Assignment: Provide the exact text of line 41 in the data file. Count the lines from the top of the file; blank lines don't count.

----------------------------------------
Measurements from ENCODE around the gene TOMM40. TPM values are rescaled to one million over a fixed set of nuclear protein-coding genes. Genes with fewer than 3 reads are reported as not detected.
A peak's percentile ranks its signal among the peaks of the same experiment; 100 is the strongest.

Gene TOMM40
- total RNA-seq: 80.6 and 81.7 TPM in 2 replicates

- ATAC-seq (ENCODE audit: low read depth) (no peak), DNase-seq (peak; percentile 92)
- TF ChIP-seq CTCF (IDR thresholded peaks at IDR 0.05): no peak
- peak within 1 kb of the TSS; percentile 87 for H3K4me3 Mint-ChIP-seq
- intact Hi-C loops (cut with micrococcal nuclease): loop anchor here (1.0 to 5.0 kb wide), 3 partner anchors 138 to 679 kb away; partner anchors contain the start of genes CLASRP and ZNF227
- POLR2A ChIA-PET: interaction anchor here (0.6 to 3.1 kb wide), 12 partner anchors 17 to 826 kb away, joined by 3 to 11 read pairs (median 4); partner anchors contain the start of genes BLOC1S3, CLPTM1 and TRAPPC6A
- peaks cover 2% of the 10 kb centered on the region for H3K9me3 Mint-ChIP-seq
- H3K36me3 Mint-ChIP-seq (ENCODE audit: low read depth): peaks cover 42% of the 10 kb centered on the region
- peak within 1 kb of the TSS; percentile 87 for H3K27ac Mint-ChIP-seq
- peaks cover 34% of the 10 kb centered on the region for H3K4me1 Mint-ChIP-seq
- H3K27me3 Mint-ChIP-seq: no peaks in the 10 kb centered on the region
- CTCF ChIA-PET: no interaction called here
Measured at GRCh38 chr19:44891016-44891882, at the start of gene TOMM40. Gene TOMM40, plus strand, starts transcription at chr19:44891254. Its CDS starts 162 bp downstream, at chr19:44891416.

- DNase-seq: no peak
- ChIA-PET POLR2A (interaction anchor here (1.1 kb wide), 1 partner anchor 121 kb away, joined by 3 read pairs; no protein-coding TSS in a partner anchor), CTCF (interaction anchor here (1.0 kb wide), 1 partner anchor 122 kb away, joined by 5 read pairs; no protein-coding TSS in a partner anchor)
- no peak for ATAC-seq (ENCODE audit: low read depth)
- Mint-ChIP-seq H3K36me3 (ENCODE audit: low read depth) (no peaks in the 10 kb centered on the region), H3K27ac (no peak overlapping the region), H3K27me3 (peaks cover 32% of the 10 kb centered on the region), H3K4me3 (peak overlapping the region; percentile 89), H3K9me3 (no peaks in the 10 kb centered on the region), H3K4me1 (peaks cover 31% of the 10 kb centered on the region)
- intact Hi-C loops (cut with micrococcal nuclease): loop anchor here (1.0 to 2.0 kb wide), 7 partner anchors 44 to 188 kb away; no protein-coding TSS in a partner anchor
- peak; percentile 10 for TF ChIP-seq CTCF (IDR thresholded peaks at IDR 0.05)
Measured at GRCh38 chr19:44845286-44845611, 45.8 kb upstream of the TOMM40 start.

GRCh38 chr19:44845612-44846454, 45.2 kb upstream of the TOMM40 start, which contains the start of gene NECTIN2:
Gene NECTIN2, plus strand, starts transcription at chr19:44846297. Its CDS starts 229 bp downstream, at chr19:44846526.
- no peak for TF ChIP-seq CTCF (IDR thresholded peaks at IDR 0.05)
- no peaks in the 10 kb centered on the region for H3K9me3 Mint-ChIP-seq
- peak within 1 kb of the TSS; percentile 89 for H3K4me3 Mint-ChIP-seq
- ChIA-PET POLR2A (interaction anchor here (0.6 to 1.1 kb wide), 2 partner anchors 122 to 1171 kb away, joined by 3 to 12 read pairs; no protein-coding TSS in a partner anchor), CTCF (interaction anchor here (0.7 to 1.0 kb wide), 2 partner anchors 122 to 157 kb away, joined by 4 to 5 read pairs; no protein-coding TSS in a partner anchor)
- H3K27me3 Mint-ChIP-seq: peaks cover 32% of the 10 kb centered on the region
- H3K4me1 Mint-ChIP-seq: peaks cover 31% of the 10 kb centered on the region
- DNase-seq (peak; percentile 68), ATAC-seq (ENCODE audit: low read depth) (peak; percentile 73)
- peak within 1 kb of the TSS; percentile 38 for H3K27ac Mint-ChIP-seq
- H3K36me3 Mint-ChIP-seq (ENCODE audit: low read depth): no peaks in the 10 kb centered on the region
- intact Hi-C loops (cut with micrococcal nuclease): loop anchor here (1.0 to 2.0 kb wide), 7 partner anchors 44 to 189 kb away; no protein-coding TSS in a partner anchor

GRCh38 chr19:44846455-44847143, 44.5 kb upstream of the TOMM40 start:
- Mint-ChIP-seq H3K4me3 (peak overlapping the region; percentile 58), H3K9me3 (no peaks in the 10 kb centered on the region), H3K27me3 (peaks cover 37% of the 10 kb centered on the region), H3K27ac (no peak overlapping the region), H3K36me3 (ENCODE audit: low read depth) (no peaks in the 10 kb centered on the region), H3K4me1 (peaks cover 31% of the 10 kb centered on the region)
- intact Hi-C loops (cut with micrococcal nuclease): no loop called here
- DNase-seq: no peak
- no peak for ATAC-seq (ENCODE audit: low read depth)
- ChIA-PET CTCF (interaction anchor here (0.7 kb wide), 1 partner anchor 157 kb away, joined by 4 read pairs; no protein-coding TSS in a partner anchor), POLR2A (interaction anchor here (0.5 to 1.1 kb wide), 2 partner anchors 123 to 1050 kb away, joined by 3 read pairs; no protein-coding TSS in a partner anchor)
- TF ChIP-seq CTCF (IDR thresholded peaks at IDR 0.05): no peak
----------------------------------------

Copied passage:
- ChIA-PET CTCF (interaction anchor here (0.7 kb wide), 1 partner anchor 157 kb away, joined by 4 read pairs; no protein-coding TSS in a partner anchor), POLR2A (interaction anchor here (0.5 to 1.1 kb wide), 2 partner anchors 123 to 1050 kb away, joined by 3 read pairs; no protein-coding TSS in a partner anchor)